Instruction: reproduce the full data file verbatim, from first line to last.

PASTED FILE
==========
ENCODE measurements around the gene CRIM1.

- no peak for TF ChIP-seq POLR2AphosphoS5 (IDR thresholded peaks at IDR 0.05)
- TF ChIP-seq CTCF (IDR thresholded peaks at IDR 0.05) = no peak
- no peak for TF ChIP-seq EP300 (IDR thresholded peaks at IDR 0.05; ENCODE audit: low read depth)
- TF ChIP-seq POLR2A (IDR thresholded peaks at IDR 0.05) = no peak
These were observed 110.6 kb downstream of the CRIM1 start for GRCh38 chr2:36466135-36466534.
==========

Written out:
ENCODE measurements around the gene CRIM1.

- no peak for TF ChIP-seq POLR2AphosphoS5 (IDR thresholded peaks at IDR 0.05)
- TF ChIP-seq CTCF (IDR thresholded peaks at IDR 0.05) = no peak
- no peak for TF ChIP-seq EP300 (IDR thresholded peaks at IDR 0.05; ENCODE audit: low read depth)
- TF ChIP-seq POLR2A (IDR thresholded peaks at IDR 0.05) = no peak
These were observed 110.6 kb downstream of the CRIM1 start for GRCh38 chr2:36466135-36466534.